Realizations The Autobiography
of Julian Lee / COPYRIGHT
2009 JULIAN LEE
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My father and I cheated by a no-custody divorce
In retrospect I can see that my father was royally screwed in the divorce. She went to a lawyer friend of the family for the "formalities," and my father probably trusted him, but the end was treachery. They were more friends to my mother than to him. Citing his drinking, she had been granted a "full custody" decree. That was more common in those days, but of course the injustice of it and the separation he had from his children worked its damage on his state. Starting from the separation, in which he moved into the old Rollins home, mother never spoke as if there was any plan or need for us to be with our father on any systematic basis. She regularly criticized him, too. She had a few repeated memes regarding him. I would hear her on occasion saying them to one of her friends in a low voice. I always had the feeling that mother might not approve if I visited my dad; that I might lose her affection.
I heard that Dad stopped working, and sunk into debt and poverty. I think mother's conscience worked on her after a few years, because she suddenly began saying things like, "Maybe you should go visit your dad. It would probably cheer him up." Nothing had ever felt right about my NOT seeing my dad, and his isolation seven blocks away, so the prospect immediately felt good. When I began visit him I found a very dark, gloomy man. At this point the once hard-working man had not worked for maybe three years, and he radiated gloom and despair. Instead of the warm embrace, I got a one-armed, lame response to my hug. As I noticed his living state and saw little notes around the house that he had written to himself, I realized that he was at a suicidal low.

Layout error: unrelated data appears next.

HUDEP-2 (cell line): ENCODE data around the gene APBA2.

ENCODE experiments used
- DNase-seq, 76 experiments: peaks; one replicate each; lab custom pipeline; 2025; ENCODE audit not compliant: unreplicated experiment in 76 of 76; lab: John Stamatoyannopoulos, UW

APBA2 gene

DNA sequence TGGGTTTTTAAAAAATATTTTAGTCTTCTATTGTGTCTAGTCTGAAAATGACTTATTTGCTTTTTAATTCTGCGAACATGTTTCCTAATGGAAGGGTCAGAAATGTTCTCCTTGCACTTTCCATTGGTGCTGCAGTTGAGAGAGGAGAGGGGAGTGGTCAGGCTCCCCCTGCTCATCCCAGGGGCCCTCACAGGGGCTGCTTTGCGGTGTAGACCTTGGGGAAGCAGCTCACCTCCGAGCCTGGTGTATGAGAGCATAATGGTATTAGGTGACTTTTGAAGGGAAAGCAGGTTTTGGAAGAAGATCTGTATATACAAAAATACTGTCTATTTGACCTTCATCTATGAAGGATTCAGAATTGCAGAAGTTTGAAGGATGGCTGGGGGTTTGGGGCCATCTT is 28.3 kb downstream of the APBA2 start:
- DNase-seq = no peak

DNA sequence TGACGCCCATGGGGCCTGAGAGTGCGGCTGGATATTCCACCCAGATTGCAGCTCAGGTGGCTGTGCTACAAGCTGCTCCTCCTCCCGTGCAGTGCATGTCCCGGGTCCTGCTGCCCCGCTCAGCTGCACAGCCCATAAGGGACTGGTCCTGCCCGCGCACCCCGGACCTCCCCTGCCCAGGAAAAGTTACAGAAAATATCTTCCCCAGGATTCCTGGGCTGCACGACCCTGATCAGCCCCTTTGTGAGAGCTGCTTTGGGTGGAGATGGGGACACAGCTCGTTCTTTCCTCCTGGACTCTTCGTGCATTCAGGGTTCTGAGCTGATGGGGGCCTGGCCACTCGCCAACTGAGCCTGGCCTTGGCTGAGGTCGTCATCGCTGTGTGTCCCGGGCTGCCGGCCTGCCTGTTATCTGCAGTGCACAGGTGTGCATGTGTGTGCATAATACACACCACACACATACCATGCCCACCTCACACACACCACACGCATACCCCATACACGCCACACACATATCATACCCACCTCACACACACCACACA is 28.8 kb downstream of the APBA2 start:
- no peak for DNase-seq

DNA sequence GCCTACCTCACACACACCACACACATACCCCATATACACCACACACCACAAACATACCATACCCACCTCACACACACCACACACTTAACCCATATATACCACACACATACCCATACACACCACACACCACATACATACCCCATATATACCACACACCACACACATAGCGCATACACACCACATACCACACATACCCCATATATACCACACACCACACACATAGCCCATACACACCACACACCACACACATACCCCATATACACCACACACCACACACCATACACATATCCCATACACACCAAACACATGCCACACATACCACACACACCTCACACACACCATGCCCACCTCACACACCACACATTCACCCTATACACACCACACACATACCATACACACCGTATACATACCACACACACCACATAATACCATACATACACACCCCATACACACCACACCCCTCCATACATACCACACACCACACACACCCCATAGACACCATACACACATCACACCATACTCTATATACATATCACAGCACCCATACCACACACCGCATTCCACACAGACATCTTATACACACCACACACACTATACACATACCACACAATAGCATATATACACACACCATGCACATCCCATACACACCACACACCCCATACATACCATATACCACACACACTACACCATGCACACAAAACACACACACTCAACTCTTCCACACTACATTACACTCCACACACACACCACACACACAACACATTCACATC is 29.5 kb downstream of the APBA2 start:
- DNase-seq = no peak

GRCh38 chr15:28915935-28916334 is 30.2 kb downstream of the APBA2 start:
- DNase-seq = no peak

I was not well aware of the concept of "custody" in family law. But I had a son's basic compassion for him and, seeing his state, knew by instinct that something wasn't right about this divorce and the situation I'd lived for the past three years. It began to add some meaning, some rightness, to my life to stop in and see dad starting around age of 16. It also worked a magic on him, and he began to be in a more normal state when I would visit, and would even be delightfully happy. It became clear that a visit by his son gave him joy, and his hugs -- now more robust and warm -- gave me comfort. Robert Bly wrote that a kind of "food" passes from the father to the son through their physical proximity and also by working together as the father teaches him skills. There was an emotional food in my fathers' hugs.
Still, it was all at my discretion. There was no "understanding" or rule that any of his children had to spend time with him. This was, no doubt, part of the injustice and pain that my father suffered as a "non-custodial" parent. I became aware that my older brothers Mark and Victor were also visiting on their own impulses. But it was all random or according to our mood. If my young obsessions happened to distract me for a few months, I might not think to visit him for many weeks. Then at times I would return to gloom again.
The Meaningless Void of My Single-Mother Home